In his Hollywood noir novel A Graveyard for Lunatics, Ray Bradbury writes a scene in which the unnamed narrator-protagonist (a fictionalized version of Bradbury himself) hands a movie script to Fritz the movie director (a composite character based on Bradbury’s friend, director Fritz Lang, and Bradbury’s Moby Dick nemesis, director John Huston). The shocked director gulps his glass of wine and can’t believe the writer has produced this script in less than a day.
“Cut the comedy!” Fritz says. “You couldn’t have written that in a few hours!”
“Sorry,” the narrator replies. “Only the fast stuff is good. Slow down, you think what you’re doing and it gets bad.”
This is not just a scene in a Bradbury novel. This is the essence of Bradbury’s philosophy of writing, and it’s the way he approached every story, novel, and screenplay he ever wrote. As he told Writer’s Digest in a February 1976 interview, “The only good writing is intuitive writing. It would be a big bore if you knew where it was going. It has to be exciting, instantaneous and it has to be a surprise. Then it all comes blurting out and it’s beautiful. I’ve had a sign by my typewriter for 25 years now which reads, ‘Don’t Think!'”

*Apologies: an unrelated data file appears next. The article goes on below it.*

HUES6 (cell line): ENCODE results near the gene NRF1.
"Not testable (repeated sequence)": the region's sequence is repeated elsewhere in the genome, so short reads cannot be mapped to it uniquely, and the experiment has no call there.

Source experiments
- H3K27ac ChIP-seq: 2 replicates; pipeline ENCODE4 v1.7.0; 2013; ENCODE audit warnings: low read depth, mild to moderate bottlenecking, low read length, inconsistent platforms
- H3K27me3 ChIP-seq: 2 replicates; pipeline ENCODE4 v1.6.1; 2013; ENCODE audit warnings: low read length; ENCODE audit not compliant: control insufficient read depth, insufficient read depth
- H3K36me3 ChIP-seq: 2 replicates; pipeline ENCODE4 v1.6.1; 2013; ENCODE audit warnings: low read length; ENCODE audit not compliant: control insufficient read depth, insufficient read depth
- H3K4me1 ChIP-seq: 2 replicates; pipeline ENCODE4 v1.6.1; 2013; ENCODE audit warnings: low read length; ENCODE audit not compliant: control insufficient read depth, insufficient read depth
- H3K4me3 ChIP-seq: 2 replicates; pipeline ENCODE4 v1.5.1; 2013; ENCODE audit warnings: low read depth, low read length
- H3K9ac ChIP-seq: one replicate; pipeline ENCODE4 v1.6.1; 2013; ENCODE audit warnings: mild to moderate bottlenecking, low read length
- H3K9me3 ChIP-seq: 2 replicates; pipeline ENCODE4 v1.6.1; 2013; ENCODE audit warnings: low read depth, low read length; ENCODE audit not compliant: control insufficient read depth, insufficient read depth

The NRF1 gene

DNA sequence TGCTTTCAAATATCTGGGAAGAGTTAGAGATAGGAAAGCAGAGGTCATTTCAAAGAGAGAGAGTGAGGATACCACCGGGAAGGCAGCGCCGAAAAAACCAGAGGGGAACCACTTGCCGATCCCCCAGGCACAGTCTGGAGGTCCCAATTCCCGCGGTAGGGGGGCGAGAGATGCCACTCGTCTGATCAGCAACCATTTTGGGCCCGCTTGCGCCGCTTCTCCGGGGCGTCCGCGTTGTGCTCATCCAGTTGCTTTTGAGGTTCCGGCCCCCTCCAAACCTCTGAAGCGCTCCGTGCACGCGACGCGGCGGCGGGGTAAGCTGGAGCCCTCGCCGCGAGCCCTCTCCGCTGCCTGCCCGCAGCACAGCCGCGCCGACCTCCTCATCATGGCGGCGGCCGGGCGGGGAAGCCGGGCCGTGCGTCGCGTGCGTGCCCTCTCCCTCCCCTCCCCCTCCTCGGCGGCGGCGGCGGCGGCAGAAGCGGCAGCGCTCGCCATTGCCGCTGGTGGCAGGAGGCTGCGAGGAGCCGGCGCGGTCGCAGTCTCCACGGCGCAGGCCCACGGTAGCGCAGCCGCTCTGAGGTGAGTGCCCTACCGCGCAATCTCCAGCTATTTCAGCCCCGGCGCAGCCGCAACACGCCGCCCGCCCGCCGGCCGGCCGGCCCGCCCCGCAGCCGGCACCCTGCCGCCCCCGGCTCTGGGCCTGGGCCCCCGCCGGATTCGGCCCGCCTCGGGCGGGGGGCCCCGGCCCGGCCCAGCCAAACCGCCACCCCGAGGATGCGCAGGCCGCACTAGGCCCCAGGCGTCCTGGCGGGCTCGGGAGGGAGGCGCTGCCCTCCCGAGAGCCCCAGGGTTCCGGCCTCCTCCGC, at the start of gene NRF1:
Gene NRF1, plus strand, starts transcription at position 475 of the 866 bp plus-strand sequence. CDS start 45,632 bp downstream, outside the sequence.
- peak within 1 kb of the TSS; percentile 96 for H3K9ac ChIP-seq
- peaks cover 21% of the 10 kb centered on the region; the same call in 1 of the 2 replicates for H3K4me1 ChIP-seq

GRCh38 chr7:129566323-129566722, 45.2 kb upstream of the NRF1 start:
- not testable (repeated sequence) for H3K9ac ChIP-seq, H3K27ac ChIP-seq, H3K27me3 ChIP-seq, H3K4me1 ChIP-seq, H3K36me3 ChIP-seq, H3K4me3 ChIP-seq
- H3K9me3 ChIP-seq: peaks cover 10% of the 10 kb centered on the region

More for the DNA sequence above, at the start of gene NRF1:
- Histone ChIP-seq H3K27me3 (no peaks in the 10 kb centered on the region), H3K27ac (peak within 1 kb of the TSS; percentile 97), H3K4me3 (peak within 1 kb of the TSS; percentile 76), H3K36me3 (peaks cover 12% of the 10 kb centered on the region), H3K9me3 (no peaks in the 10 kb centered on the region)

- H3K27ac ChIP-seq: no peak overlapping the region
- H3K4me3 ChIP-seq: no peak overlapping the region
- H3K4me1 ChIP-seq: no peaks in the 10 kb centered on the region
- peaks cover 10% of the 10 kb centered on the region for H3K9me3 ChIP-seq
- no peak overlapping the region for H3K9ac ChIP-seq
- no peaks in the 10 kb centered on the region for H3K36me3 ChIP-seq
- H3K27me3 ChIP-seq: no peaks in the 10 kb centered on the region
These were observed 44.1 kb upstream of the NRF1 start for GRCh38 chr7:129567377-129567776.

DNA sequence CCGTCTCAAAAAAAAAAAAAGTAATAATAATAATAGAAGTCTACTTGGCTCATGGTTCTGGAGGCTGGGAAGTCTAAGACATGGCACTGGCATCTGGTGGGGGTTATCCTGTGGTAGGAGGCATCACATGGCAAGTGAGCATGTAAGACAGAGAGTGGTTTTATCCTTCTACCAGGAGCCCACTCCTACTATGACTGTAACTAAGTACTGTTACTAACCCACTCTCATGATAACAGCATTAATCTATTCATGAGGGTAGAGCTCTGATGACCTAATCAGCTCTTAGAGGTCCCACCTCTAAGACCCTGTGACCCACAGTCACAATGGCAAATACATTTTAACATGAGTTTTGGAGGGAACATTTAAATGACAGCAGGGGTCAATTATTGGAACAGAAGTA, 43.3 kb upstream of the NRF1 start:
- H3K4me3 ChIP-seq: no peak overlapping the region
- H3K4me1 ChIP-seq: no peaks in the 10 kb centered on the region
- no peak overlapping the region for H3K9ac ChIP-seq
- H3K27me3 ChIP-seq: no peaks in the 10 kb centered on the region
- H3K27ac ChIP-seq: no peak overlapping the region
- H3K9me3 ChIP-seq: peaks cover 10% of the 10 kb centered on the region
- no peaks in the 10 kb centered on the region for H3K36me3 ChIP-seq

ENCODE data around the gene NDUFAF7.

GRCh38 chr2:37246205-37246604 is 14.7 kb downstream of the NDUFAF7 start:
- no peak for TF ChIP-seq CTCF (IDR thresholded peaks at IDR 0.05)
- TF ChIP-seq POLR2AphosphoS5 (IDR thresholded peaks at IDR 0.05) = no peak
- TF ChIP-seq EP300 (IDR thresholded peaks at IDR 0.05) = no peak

And Stephen King, in On Writing: A Memoir of the Craft, also wrote about the need for speed: “With the door shut, downloading what’s in my head directly to the page, I write as fast as I can and still remain comfortable. Writing fiction, especially a long work of fiction, can be a difficult, lonely job. It’s like crossing the Atlantic Ocean in a bathtub. There is plenty of opportunity for self-doubt. If I write rapidly, putting down my story exactly as it comes into my mind, only looking back to check the names of my characters and the relevant parts of their back stories, I find that I can keep up with my original enthusiasm and at the same time outrun the self-doubt that’s always waiting to settle in.”
It’s true. The faster you write, the more confidently you write. You must write fast enough to stay ahead of the doubts. When you write quickly, you’ll find you write brilliantly.
Detective fiction writer Raymond Chandler put it this way: “The faster I write the better my output. If I’m going slow, I’m in trouble. It means I’m pushing the words instead of being pulled by them.”
Let your words pull you. Let your creativity and confidence flow through you. Write brilliantly. Write fast.